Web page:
Biology of Cell Interactions - CNRS URA 2582  

  MEMBERSDr GESBERT Franck / Dr SAUVONNET Nathalie / Dr SUBTIL Agathe / Dr MONTES Pavel
Dr PENNINI Meghan / Prof. LAZAROW Paul / BONCOMPAIN Gaëlle / GRASSART Alexandre / FURTADO Rita

  Annual Report

The research of this unit focuses on (i) the mechanisms of entry, signaling and the intracellular fate of receptors (ii) the mechanisms of entry and development of the intracellular bacterium, Chlamydia.

Receptor dynamics and intracellular traffic

Membrane receptors bind their ligand, are endocytosed, and sorted towards degradation or recycling. Endocytosis modulates the expression of membrane components and their signaling activity.

Endocytosis pathways

Receptor-mediated endocytosis through clathrin-coated pits has been by far the most thoroughly investigated. However, other internalization pathways exist, and we have shown that γc, a member of the type I cytokine receptor family, is internalized by a clathrin-independent pathway. We are investigating the molecular machinery underlying this process. Recent results show that small GTPases, RhoA and Rac1, or the large GTPase dynamin and its partner, cortactin, are involved, providing cross-talk between endocytosis, signal transduction and the actin network.

Sorting of intracellular receptors : a role for ubiquitin

Ubiquitinylation of membrane receptors plays a key role in controlling their turnover. We have shown that cytokine receptors, interleukin-2 receptor β and γc, are ubiquitinylated, and their cell surface expression is regulated by the enzyme pair ubiquitin-ligase/ubiquitin-hydrolase, c-Cbl/Dub2. We are currently working on a novel protein which modifies the ubiquitinylation level of these receptors and regulates their trafficking.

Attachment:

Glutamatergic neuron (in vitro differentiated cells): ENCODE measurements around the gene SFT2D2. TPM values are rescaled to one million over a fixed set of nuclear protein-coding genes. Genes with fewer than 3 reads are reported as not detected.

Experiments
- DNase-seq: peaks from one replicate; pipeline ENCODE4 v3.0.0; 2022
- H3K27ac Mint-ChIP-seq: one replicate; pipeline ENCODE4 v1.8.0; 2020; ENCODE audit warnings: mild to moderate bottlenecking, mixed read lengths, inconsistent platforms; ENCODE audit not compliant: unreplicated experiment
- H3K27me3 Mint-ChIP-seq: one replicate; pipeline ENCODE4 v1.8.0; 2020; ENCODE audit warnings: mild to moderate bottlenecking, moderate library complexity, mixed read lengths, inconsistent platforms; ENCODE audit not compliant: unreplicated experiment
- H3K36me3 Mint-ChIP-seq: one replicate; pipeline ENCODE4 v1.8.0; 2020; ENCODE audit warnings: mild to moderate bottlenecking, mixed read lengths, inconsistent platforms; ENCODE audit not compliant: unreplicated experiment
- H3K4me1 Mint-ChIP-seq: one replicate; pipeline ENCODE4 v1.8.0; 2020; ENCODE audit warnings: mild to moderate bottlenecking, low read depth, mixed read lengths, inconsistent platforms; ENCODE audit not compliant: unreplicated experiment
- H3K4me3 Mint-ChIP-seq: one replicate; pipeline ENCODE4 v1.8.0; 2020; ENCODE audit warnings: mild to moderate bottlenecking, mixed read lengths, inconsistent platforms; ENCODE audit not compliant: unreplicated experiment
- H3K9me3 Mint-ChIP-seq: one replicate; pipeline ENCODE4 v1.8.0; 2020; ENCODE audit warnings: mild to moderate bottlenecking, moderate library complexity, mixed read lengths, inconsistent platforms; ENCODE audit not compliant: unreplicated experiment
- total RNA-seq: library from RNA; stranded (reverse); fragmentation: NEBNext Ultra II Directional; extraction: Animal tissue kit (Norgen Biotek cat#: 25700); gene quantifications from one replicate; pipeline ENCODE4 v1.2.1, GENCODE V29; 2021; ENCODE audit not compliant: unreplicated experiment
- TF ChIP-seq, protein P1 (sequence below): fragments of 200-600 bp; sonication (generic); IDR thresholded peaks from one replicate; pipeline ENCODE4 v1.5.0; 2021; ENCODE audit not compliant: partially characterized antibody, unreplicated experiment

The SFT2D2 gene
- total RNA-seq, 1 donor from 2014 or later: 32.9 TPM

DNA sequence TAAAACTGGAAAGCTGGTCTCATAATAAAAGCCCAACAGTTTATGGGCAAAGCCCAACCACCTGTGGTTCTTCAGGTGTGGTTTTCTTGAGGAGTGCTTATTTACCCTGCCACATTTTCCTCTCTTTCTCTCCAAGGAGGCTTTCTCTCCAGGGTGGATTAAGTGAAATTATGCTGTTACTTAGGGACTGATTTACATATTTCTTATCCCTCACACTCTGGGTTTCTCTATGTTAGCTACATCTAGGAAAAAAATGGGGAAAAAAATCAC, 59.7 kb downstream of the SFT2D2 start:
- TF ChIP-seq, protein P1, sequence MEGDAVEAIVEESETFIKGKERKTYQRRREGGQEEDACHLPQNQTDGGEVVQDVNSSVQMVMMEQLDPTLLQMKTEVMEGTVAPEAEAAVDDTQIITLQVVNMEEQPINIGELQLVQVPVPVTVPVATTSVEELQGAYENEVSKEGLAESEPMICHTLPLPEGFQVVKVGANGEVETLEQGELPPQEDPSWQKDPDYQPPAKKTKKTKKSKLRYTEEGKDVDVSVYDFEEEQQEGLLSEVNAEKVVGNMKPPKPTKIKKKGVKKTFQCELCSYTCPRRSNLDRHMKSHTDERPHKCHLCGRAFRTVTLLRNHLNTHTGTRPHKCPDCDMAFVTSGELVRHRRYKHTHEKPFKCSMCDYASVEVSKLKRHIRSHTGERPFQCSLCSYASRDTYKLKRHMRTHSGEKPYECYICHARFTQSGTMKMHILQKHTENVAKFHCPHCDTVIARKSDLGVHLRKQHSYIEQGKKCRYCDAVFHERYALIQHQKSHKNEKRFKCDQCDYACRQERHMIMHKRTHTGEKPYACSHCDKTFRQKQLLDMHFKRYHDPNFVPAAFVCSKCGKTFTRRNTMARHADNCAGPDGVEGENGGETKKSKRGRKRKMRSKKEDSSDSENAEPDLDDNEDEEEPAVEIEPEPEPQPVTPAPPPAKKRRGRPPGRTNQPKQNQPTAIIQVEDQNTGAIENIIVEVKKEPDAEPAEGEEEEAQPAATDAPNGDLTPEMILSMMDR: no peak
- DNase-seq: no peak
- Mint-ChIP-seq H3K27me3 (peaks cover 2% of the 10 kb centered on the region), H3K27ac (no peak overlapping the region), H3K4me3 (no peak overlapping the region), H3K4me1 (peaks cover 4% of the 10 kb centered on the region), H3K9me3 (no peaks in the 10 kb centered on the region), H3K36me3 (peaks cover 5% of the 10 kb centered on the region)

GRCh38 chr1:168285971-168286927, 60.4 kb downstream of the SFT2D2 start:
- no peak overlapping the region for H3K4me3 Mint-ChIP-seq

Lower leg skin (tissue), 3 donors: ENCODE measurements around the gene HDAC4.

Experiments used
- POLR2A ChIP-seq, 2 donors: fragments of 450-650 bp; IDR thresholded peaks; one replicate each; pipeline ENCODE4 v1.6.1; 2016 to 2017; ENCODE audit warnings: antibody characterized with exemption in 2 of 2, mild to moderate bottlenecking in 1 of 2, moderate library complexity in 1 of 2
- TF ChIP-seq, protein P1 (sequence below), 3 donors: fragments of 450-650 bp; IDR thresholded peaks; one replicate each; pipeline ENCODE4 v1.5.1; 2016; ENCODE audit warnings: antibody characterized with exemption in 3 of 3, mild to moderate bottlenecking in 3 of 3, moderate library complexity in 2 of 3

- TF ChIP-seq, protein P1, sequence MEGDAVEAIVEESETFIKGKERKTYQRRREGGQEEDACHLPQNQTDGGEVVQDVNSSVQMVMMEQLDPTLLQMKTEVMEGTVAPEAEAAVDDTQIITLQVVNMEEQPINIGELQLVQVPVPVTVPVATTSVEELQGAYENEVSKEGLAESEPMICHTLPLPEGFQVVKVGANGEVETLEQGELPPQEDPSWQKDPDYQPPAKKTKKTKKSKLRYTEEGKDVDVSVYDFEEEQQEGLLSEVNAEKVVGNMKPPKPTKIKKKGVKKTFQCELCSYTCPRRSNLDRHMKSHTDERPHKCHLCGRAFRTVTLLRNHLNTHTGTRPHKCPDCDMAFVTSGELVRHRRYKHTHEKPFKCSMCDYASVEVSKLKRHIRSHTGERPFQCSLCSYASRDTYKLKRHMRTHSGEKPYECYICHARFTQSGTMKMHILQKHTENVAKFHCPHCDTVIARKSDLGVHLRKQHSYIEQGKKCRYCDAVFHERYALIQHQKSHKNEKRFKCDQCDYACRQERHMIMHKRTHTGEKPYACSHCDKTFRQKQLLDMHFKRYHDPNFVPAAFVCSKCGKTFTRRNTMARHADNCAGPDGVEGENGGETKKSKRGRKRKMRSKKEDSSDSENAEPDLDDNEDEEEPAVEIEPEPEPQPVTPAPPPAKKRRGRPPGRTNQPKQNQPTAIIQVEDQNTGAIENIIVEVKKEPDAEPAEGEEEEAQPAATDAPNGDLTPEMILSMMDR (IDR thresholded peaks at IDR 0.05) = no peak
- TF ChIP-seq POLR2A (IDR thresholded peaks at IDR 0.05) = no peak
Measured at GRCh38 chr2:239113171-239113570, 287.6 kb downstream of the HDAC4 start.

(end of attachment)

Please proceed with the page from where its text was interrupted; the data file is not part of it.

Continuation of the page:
Interactions between Chlamydia and the host

Chlamydiae species pathogenic to humans, mainly Chlamydia trachomatis and Chlamydia pneumoniae, cause a number of diseases, including trachoma, pelvic inflammatory disease and pneumonia. We analyze the mechanisms used by the bacteria to enter cells and utilized by them to sustain their growth.

Systematic search for type III secreted proteins and functional studies

Throughout their cycle in the host cell, chlamydiae remain in a membrane-bound compartment called an inclusion. Both the bacteria and the host cell contribute to the lipid and protein composition of the inclusion membrane. We have shown that chlamydiae use a type III secretion mechanism to deliver proteins into this membrane and into the cell cytosol. We have identified twenty-four new proteins that are secreted by this mechanism. These proteins are very likely to be important in Chlamydia pathogenicity and most of our research is dedicated to understanding their function during infection. Some recent work has focused on the interactions between bacterial proteins anchored in the inclusion membrane and host proteins specialized in membrane compartment recognition and fusion, the SNARE proteins.

Chlamydia pneumoniae and atherosclerosis : clinical studies

There is growing evidence that chronic infection by C. pneumoniae may contribute to the development of atherosclerosis. We have developed a method to detect bacteria on balloons used for coronary angioplasty. This new tool will permit exploration of the possible link between infection and early stages of atherosclerosis. It could help in selecting and following patients for therapeutic trials.


Chlamydia infected cell. Bacteria (yellow) develop in a membrane-bound compartment, next to the cell nucleus (blue). We have identified proteins secreted by the bacteria into the cell cytosol (red)


Publications 2006 of the unit on Pasteur's references database

Activity Reports 2006 - Institut Pasteur
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